The progress of industry pushes ever forward, and those technological breakthroughs are marked by named eras. Globally, manufacturers believe they’re currently experiencing the fourth industrial revolution, dubbed Industry 4.0. The wind industry is also participating, and Valery Godinez, VP of engineering and product development at MISTRAS Group, is here to discuss what that means exactly. MISTRAS is a multinational organization focused on maximizing the operational uptime and safety of critical infrastructure like wind turbines.
Below is an excerpt of the MISTRAS Group’s Wind Spotlight with Windpower Engineering & Development, but be sure to listen to the full episode here or on your favorite podcast app.
Lately people have been talking and writing a lot about concepts like Digital Transformation, Big Data, Industry 4.0, Artificial Intelligence, Smart Sensors, Digital Twins, etc. How are these themes related to each other and to the future of the wind industry?
Let me take you back in time to about two and a half centuries ago, when the first industrial revolution happened, we all learn about this in school. It happened in England in the middle of the 18th century. What we’d never been taught in school is that about 100 years later, there was a second industrial revolution, and this was triggered by the availability of electric power.
Now we are in the middle of the fourth industrial revolution, in which new developments in the digital domain and the connectivity with the physical world through sensors allow us to harness the potential of digital physical interaction. And this is where all these concepts like Big Data, AI smart sensors, digital twins, are part of what is called the digital transformation, which is an intrinsic part of something that is called Industry 4.0, which is the big, big changing paradigm in this fourth industrial revolution.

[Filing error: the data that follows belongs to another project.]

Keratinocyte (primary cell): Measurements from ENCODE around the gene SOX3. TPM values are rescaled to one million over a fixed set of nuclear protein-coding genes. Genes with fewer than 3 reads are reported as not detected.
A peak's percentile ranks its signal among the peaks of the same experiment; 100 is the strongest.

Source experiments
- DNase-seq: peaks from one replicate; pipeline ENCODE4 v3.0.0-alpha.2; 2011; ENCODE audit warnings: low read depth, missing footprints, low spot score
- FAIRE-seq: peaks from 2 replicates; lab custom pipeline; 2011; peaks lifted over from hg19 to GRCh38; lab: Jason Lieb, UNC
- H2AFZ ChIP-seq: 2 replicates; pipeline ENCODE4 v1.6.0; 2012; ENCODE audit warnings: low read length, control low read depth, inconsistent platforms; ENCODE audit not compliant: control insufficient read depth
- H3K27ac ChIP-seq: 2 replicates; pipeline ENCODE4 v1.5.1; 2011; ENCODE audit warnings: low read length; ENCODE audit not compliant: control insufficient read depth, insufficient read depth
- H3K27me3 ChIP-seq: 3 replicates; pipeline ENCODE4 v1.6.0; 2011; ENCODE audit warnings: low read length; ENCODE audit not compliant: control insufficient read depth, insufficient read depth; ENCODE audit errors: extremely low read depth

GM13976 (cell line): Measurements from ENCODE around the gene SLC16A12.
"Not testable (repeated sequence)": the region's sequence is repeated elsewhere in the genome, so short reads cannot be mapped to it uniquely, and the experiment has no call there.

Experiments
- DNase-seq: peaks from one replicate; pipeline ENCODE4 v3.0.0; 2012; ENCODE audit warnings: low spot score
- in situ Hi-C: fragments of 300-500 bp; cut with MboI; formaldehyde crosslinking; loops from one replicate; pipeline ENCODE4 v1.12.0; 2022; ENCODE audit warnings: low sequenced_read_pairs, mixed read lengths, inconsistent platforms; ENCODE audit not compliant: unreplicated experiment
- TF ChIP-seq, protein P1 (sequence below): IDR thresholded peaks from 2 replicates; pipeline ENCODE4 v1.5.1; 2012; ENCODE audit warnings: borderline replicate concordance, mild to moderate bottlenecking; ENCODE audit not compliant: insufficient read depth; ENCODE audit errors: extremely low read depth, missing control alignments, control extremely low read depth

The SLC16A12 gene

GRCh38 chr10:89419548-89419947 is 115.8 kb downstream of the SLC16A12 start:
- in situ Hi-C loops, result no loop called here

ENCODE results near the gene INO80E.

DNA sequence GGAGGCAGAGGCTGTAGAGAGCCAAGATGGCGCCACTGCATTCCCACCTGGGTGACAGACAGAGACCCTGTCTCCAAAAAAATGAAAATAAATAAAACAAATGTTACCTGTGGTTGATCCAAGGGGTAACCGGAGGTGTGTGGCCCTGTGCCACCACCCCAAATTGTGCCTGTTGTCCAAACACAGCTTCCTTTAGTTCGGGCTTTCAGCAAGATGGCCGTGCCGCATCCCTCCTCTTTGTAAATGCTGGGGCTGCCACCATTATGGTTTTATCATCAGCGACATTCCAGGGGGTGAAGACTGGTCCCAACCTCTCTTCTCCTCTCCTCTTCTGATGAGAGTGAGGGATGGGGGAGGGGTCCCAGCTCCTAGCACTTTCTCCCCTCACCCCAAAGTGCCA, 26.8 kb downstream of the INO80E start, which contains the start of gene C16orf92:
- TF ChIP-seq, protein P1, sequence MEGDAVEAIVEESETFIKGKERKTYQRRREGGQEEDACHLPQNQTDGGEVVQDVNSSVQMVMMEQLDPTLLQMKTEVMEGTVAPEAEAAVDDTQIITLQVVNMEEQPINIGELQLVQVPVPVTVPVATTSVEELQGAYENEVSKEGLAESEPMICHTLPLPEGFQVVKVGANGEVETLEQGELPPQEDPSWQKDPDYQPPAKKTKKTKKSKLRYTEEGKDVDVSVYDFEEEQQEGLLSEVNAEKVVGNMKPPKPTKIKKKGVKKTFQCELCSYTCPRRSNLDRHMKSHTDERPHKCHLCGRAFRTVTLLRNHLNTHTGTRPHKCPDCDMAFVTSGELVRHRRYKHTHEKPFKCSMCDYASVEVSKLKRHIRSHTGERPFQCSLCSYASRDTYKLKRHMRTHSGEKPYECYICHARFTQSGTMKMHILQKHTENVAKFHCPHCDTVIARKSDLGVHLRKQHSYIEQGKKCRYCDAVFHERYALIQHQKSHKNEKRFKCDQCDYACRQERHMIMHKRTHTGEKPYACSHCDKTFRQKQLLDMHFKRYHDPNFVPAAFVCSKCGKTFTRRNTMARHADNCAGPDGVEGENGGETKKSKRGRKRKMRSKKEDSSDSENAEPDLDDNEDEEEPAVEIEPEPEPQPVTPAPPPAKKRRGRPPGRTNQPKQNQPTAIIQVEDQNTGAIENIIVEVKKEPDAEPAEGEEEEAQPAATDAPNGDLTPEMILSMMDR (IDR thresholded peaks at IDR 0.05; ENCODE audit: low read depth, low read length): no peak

There is also another concept starting to appear in conversations, Wind 4.0. What is it and what is its main goal?
It’s very interesting that this new concept of Industry 4.0 starts leaking into specific aspects in different markets. And in the case of our industry, the way people refer to the application of this new Industry 4.0 is “Wind 4.0.” And what is obvious is that Wind 4.0 includes all the aspects of wind energy generation and transmission, in all the components of a wind turbine. So, in a nutshell it’s the application of Industry 4.0 concepts to the wind industry. And what is very, very important is that Wind 4.0 has as an objective to really increase wind turbine reliability, and energy production.
How can we use data to optimize wind turbine O&M and increase uptime?
All this data will offer a continuous history of the wind turbine. If you combine it correctly, the data, for example, from inspections in the cementation of the blade, the tower, the nacelle, the drive train, bearings, the blades themselves. What you’re doing is you’re creating a digital copy of the blade, pretty much like digital copies that exist of you or me on the internet by looking at what type of movies we watch, what type of things we buy online — that’s our digital history.
Sometimes we hear the expression “data-rich but information-poor.” What does this mean, and what impact does it have in the Wind 4.0 paradigm?
When you talk to people, everybody talks about data. But you can be, drowning in data but you are starving for insights, right? All this data if it’s not correctly processed, if it doesn’t have information that can be taken to take action, it really doesn’t fulfill its purpose. You can collect a lot of data, you can sensor up a wind turbine, every single component, but unless you are able to take the data, process it and present it in a way that allows the operator or the owner of that turbine to take action, that data is useless. That is the challenge that we’re facing.
This podcast is sponsored by MISTRAS Group
Filed Under: Featured, Podcasts